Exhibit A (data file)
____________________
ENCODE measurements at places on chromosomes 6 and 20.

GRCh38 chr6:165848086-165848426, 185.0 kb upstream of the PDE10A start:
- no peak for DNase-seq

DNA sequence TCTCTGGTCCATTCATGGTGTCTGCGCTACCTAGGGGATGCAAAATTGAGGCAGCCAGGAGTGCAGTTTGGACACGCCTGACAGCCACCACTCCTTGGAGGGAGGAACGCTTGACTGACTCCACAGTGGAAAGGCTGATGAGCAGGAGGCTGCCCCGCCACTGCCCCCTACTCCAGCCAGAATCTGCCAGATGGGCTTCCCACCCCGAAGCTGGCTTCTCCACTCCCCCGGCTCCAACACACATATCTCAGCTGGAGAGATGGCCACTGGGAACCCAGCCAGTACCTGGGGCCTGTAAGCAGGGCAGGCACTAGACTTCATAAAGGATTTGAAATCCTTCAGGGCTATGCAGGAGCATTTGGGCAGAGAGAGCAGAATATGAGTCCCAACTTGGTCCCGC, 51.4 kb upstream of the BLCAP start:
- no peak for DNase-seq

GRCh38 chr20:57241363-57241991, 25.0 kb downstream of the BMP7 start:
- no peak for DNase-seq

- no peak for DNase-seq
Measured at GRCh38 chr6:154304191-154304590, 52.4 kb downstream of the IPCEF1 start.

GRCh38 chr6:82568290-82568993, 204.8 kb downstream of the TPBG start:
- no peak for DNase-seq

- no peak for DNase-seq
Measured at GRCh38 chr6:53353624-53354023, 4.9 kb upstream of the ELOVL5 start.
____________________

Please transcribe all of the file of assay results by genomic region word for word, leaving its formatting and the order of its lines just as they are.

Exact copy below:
ENCODE measurements at places on chromosomes 6 and 20.

GRCh38 chr6:165848086-165848426, 185.0 kb upstream of the PDE10A start:
- no peak for DNase-seq

DNA sequence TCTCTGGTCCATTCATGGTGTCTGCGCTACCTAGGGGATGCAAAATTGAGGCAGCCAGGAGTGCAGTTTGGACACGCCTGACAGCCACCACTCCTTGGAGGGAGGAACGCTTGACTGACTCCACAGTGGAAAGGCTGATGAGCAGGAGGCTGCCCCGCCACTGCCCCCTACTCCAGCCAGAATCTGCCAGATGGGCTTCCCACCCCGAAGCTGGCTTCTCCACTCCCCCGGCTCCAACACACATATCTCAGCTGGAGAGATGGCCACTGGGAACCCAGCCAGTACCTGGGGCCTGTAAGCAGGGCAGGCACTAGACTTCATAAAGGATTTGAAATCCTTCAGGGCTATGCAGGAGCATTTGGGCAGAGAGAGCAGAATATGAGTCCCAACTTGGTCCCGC, 51.4 kb upstream of the BLCAP start:
- no peak for DNase-seq

GRCh38 chr20:57241363-57241991, 25.0 kb downstream of the BMP7 start:
- no peak for DNase-seq

- no peak for DNase-seq
Measured at GRCh38 chr6:154304191-154304590, 52.4 kb downstream of the IPCEF1 start.

GRCh38 chr6:82568290-82568993, 204.8 kb downstream of the TPBG start:
- no peak for DNase-seq

- no peak for DNase-seq
Measured at GRCh38 chr6:53353624-53354023, 4.9 kb upstream of the ELOVL5 start.